Liked by 1 person

  2. I am myself an extrovert and hence feel that both introverts and extroverts can make great bloggers, but I will say that introverts are more likely to be drawn to the blogosphere 🙂

    Liked by 1 person

    1. Great point Priyasha. I kind of thought it was taken for granted that extroverts make great bloggers, but I didn’t make that clear. 🙂 I guess anyone can make a great blogger. We all have different strengths.

      Like

  3. I’m an introverted blogger and before I started I thought it wouldn’t be for me, because everyone seems to be so social and I’m the complete opposite. But blogging works for introverts for so many reasons like you pointed out! Great post!!

    Liked by 1 person

    1. That’s how I felt. It didn’t even occur to me that people were managing their online content to show particular things. That networking online might suit me. I wouldn’t want anyone to be put off by those fears. Blogging has been the best thing I ever did.

      Liked by 1 person

  4. YES! I’m a classic introvert, and blogging is the area where I can be social with ease. Sometimes I feel like it’s easier for an introvert to blog than an extrovert, personally. Not that extrovert’s can’t blog, and I’m sure there are plenty of them in this blogophere. I just find that people I know who are extroverts would rather go out and be social in the world. 🙂

    Wonderful blog post.

    Liked by 1 person

    1. So glad you related to this. ☺️ Blogging made me realise there is nothing wrong with being an introvert. I can find my way to connect with people, and I have made some lovely friendships as a result of blogging.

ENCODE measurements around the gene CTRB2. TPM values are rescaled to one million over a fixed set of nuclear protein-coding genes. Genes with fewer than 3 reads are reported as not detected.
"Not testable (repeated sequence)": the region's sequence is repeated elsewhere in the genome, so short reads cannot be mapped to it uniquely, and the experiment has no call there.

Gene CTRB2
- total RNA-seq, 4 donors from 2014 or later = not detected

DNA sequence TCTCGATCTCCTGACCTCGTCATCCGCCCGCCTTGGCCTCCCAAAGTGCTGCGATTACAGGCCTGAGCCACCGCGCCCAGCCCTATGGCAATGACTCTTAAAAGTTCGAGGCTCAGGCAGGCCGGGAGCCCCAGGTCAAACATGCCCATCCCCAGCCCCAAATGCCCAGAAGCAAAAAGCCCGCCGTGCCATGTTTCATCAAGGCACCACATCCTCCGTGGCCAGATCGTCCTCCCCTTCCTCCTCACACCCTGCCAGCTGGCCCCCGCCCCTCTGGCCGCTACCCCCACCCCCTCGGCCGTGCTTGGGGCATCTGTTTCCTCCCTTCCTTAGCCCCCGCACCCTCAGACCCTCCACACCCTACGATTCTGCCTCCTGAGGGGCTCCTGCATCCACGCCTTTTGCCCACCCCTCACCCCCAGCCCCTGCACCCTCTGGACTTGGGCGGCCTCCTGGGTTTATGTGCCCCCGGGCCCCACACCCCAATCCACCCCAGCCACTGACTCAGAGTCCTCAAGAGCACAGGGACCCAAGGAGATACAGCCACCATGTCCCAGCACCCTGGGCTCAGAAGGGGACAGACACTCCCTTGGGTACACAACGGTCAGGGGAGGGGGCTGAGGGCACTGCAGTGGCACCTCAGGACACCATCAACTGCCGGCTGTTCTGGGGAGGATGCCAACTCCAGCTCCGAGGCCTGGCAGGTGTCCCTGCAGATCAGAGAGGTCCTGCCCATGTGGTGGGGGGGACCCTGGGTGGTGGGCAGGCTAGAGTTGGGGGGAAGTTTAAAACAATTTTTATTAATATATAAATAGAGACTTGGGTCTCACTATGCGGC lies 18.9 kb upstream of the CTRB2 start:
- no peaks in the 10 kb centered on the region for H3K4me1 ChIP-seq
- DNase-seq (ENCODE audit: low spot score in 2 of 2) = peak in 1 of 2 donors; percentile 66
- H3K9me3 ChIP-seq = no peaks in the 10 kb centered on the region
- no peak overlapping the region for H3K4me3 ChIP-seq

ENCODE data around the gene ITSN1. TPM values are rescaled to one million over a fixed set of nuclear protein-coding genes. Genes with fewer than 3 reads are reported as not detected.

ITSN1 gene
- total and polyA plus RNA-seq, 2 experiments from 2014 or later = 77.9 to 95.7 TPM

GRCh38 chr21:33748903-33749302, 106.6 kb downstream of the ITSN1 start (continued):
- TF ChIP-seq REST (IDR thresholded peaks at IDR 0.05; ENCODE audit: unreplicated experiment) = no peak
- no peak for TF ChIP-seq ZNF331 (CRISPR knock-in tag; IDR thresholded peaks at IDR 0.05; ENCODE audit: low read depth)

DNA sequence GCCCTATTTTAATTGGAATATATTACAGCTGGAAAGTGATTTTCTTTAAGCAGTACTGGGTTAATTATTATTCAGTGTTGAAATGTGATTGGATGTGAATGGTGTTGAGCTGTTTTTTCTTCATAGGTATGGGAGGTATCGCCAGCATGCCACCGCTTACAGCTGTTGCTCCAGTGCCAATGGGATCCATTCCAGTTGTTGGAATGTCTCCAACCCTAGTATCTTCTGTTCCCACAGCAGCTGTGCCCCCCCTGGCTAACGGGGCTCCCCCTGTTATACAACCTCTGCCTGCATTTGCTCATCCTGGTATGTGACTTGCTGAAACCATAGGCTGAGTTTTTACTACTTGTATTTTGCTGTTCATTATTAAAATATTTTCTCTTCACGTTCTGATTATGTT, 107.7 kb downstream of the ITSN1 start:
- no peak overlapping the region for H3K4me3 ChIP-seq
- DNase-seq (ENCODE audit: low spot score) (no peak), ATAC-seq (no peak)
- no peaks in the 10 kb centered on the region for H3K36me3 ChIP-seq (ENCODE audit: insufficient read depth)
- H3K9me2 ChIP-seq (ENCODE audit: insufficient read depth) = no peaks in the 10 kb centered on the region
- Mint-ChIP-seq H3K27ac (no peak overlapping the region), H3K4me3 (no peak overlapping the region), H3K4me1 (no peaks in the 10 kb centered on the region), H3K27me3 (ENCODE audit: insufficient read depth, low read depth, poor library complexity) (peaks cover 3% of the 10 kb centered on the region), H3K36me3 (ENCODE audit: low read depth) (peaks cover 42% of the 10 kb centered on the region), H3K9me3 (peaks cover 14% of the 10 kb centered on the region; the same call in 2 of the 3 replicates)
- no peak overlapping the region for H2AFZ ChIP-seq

Liked by 1 person

  5. Sometimes I even don’t manage to interact that much with other bookish people, but I think that from people outside my life I look like more social than what I’m.
    I like being by myself or with selected people, but also, I can be open if I feel into the right group. In other cases I’m definitely going to be silent one of the group.
    But yes, for reasons is much more easy to be outgoing on the web instead than real life.

    Liked by 1 person

  6. Ooh thankyou for linking this post to me! I’m a 100% introvert until my boyfriend’s home then i’m not, I enjoy his company or my sister’s company. But always find myself hiding from my friends who I’ve grown up with for a long time. I was born deaf so socialising is our weakness as we don’t know how to speak or how to even hold a conversations so we end up hiding instead. I find blogging easy to do, but the whole aspect of actually ‘talking’ to people even online, are difficult for me

    Liked by 1 person

    1. Hope to see you around – do you know about the chats? Friday is usually #UKYAchat at 8pm, #SundayYA is 6pm and there are many other chats throughout the week/as one-off events. Memes are another good way in. Top Ten Tuesday is one of my favourites.

      Liked by 1 person